If this were not complicated enough, Thiele was able to demonstrate that the northern kingdom (Israel) celebrated a spring New Year while the southern kingdom (Judah) held to an autumn New Year. Differing new years and different methods of calculating reigns were responsible for much of the confusion in the cross references, with the additional problem that the southern kingdom appears to have adopted its neighbour's non-accession method during the time when Athaliah seized power. Unknown to Thiele when he first published his findings, these same conclusions that the northern kingdom used non-accession years and a spring New Year while the southern kingdom used accession years and a fall New Year had been discovered by V. Coucke of Belgium some years previously, a fact which Thiele acknowledges in his Mysterious Numbers.[5]

With this understanding of chronology, Thiele showed that the 14 years between Ahab and Jehu were really 12 years, which meant that he could date their reigns precisely, for Ahab is mentioned in the Kurk Stele which records the Assyrian advance into Syria/Palestine at the Battle of Qarqar in 853 BC, and Jehu is mentioned on the Black Obelisk of Shalmaneser III paying tribute in 841 BC. As these two events are securely dated by Assyrian chronology at 12 years apart, Ahab must have fought the Assyrians in his last year and Jehu paid tribute in his first year.

Thiele was able to reconcile the Biblical chronological data from the books of Kings and Chronicles with the exception of synchronisms between Hoshea of Israel and Hezekiah of Judah towards the end of the kingdom of Israel and reluctantly concluded that at that point the ancient authors had made a mistake. Subsequent writers have proposed an unattested coregency between Hezekia and his father Ahaz to explain the Hoshea/Hezekiah synchronisms. Among these writers are Thiele’s colleague Siegfried Horn,[6] T. C. Mitchell and Kenneth Kitchen,[7] and Leslie McFall.[8]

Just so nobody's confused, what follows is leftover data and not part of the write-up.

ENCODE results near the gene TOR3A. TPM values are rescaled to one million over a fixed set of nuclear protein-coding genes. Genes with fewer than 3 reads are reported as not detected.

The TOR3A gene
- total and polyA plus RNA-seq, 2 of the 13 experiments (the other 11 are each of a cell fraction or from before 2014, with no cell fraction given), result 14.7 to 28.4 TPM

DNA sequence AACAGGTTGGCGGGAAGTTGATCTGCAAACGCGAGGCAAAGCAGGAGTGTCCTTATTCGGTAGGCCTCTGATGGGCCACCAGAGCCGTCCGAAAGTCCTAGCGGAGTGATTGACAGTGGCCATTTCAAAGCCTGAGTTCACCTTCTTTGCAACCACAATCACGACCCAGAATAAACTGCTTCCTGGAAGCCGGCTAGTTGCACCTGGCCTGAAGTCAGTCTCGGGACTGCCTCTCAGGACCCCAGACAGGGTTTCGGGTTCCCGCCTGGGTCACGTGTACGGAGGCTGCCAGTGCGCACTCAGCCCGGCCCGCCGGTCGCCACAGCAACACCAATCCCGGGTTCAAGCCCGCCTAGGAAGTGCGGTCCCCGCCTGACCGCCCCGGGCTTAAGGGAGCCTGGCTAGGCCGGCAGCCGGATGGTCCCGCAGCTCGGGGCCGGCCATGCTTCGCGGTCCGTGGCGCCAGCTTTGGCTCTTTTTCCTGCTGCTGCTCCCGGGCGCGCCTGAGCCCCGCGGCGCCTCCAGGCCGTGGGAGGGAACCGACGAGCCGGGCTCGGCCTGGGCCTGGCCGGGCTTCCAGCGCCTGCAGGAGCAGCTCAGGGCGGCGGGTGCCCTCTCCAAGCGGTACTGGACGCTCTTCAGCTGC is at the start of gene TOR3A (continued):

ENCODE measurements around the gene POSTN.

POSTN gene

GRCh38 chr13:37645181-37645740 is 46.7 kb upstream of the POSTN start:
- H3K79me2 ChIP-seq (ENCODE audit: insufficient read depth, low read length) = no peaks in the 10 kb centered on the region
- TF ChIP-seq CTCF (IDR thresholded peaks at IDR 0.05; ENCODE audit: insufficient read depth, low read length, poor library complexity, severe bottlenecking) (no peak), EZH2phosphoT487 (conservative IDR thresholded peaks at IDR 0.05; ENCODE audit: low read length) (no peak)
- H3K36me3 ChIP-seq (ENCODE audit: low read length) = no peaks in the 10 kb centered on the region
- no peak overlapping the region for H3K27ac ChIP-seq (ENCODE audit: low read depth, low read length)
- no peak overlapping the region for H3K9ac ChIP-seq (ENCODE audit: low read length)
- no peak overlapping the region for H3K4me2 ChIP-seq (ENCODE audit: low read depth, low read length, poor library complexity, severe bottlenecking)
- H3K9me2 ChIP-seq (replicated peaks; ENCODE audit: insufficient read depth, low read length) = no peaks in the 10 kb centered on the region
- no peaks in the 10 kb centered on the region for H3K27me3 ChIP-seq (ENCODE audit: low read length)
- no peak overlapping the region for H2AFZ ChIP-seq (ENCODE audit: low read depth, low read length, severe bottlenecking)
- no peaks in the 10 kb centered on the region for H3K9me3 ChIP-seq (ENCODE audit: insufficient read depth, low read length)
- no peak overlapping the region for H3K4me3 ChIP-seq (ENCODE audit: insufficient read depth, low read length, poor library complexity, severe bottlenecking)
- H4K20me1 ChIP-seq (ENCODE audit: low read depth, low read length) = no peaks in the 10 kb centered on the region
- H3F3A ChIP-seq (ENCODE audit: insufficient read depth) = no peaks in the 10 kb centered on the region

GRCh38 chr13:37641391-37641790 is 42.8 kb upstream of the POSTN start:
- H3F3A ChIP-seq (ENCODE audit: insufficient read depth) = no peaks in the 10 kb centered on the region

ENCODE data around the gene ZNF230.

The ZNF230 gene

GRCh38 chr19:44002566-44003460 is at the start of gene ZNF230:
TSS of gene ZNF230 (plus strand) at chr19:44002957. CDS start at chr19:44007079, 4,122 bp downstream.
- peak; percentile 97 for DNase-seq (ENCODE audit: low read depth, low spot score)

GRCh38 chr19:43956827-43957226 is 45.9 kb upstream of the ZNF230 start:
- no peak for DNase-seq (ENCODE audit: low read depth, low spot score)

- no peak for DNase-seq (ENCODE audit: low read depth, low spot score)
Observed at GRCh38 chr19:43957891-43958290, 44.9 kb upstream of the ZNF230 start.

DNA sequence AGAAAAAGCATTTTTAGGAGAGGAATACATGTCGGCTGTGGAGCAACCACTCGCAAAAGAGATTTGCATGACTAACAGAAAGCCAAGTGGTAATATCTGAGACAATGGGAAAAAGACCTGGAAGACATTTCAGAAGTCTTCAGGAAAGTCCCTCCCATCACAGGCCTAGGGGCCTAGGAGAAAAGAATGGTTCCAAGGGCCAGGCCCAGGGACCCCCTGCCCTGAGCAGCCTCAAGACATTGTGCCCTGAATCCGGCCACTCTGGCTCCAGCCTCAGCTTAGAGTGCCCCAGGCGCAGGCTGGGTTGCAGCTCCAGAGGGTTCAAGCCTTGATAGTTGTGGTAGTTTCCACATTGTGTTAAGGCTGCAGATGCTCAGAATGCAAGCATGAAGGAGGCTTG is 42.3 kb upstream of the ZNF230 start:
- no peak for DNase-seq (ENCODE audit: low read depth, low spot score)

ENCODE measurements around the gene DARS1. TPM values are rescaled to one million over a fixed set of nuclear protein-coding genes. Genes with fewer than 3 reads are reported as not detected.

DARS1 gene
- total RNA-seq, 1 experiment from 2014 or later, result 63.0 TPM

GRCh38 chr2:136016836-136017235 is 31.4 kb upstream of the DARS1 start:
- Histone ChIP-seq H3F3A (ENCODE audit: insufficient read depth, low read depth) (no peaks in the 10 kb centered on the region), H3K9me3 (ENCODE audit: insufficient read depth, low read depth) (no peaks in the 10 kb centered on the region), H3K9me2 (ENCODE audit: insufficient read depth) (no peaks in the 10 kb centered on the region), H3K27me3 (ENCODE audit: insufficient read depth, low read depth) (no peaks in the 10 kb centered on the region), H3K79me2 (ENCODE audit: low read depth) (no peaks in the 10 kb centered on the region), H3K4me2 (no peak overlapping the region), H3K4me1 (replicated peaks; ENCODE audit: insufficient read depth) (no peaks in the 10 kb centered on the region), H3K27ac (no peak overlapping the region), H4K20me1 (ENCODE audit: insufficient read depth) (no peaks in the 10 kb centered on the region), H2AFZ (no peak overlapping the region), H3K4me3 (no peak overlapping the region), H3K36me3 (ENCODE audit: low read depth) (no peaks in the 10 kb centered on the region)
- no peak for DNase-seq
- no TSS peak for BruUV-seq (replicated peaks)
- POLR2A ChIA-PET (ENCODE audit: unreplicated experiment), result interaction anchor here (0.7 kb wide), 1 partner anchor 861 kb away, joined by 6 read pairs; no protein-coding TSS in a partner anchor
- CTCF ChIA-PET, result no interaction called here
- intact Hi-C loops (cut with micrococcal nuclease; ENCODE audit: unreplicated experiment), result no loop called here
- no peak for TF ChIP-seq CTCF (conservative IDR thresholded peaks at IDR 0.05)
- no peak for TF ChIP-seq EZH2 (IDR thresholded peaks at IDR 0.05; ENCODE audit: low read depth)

Reception

Thiele's chronological reconstruction has not been accepted by all of the scholarly consensus,[9][10] but it should be pointed out that neither has any other scholar’s work in this field. Yet the work of Thiele and those who followed in his steps has achieved acceptance across a wider spectrum than that of any comparable chronology, so that Assyriologist D. J. Wiseman wrote “The chronology most widely accepted today is one based on the meticulous study by Thiele,”[11] and, more recently, Leslie McFall: “Thiele’s chronology is fast becoming the consensus view among Old Testament scholars, if it has not already reached that point.”[12]

Although criticism has been leveled at numerous specific points in his chronology,[13] his work has won considerable praise even from those who disagree with his final conclusions.[14] Nevertheless, even scholars sharing Thiele's religious convictions have maintained that there are weaknesses in his argument such as unfounded assumptions and assumed circular reasoning.

In his desire to resolve the discrepancies between the data in the Book of Kings, Thiele was forced to make improbable suppositions ... There is no basis for Thiele's statement that his conjectures are correct because he succeeded in reconciling most of the data in the Book of Kings, since his assumptions ... are derived from the chronological data themselves..."[15][16]

In response to the “circular reasoning” argument, Kenneth Strand has pointed out several archaeological finds that were published after Thiele produced his chronology, and which verified Thiele’s assumptions or conclusions vs. the chronological systems of other scholars such as Albright that were posited before Thiele’s work.[17] In scientific methodology, the ability to predict new results that were not known when a theory was formulated is regarded as support for the provisional acceptance of a theory until a better theory can be produced.

Despite the various criticisms Thiele's methodological treatment remains the typical starting point of scholarly treatments of the subject,[18] and his work is considered to have established the date of the division of the Israelite kingdom.[19][20][21][22][23][24]

See also

The Mysterious Numbers of the Hebrew Kings

References

External links